Many aspects of your community can impact how long you live and how healthy you are like the types of foods that are available and affordable to you; the air you breathe; and your access to good jobs, green space and parks, quality schools, healthcare and resources. Streets in your community are also important. They allow you to get to work and children in your neighborhood to get to school. They bring together neighbors and draw visitors to local stores. These streets ought to be designed for everyone — whether young or old, on foot or on bicycle, in a car or in a bus – but too often they are designed only for speeding cars or creeping traffic jams.
So living in a healthy community means that it has been built in a way that can improve your health. It can, for example, support you in being physically active; in buying affordable fresh fruits and vegetables; in breathing clean air; and in providing you with opportunities to connect with jobs, education, resources and other people in your community.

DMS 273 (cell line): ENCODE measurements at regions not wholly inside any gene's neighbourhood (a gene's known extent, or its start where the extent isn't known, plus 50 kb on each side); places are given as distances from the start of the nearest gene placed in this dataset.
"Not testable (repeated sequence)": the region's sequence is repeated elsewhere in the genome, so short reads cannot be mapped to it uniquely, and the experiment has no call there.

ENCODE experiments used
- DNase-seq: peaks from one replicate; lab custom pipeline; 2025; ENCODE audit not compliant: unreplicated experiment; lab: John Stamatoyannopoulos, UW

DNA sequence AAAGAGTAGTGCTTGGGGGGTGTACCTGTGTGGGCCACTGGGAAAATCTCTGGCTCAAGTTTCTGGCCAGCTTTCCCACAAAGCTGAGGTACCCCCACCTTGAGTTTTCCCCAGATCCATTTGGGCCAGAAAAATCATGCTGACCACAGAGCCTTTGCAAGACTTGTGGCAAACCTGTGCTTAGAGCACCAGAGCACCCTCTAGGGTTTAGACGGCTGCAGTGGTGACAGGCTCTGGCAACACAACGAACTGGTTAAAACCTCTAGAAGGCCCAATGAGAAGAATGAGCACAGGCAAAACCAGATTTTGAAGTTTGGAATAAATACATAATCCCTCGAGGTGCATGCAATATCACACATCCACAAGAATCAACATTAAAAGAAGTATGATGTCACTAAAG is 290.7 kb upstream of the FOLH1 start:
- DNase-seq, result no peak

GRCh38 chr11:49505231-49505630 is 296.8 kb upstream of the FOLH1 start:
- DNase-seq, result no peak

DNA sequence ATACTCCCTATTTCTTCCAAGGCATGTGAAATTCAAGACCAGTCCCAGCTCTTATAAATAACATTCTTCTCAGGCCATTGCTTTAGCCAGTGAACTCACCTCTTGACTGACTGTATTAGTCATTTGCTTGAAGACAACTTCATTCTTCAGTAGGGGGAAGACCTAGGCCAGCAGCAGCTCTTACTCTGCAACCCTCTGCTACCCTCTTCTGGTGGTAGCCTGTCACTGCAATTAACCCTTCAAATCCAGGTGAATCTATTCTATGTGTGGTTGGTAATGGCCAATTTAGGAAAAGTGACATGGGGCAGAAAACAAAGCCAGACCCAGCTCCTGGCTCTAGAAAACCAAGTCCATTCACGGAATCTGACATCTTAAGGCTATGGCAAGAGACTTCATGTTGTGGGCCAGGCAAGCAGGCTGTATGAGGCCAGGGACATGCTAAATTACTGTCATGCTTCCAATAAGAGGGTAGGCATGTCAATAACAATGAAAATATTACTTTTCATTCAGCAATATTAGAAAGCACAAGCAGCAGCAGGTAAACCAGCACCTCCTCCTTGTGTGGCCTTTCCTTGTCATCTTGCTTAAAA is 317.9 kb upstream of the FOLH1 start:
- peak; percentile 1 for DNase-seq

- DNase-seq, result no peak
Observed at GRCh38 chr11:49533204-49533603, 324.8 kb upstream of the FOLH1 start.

A healthy home is designed, built, and maintained in ways that support healthy residents. When the physical structure is safe, the water and indoor air are clean, and no one is exposed to hazardous toxins at home like second-hand smoke and lead-based paint hazards, residents benefit. It is documented that residents in homes that are safe, dry, clean, well-ventilated, pest- and toxin-free enjoy reduced rates of heart disease, fewer asthma attacks, and fewer injuries.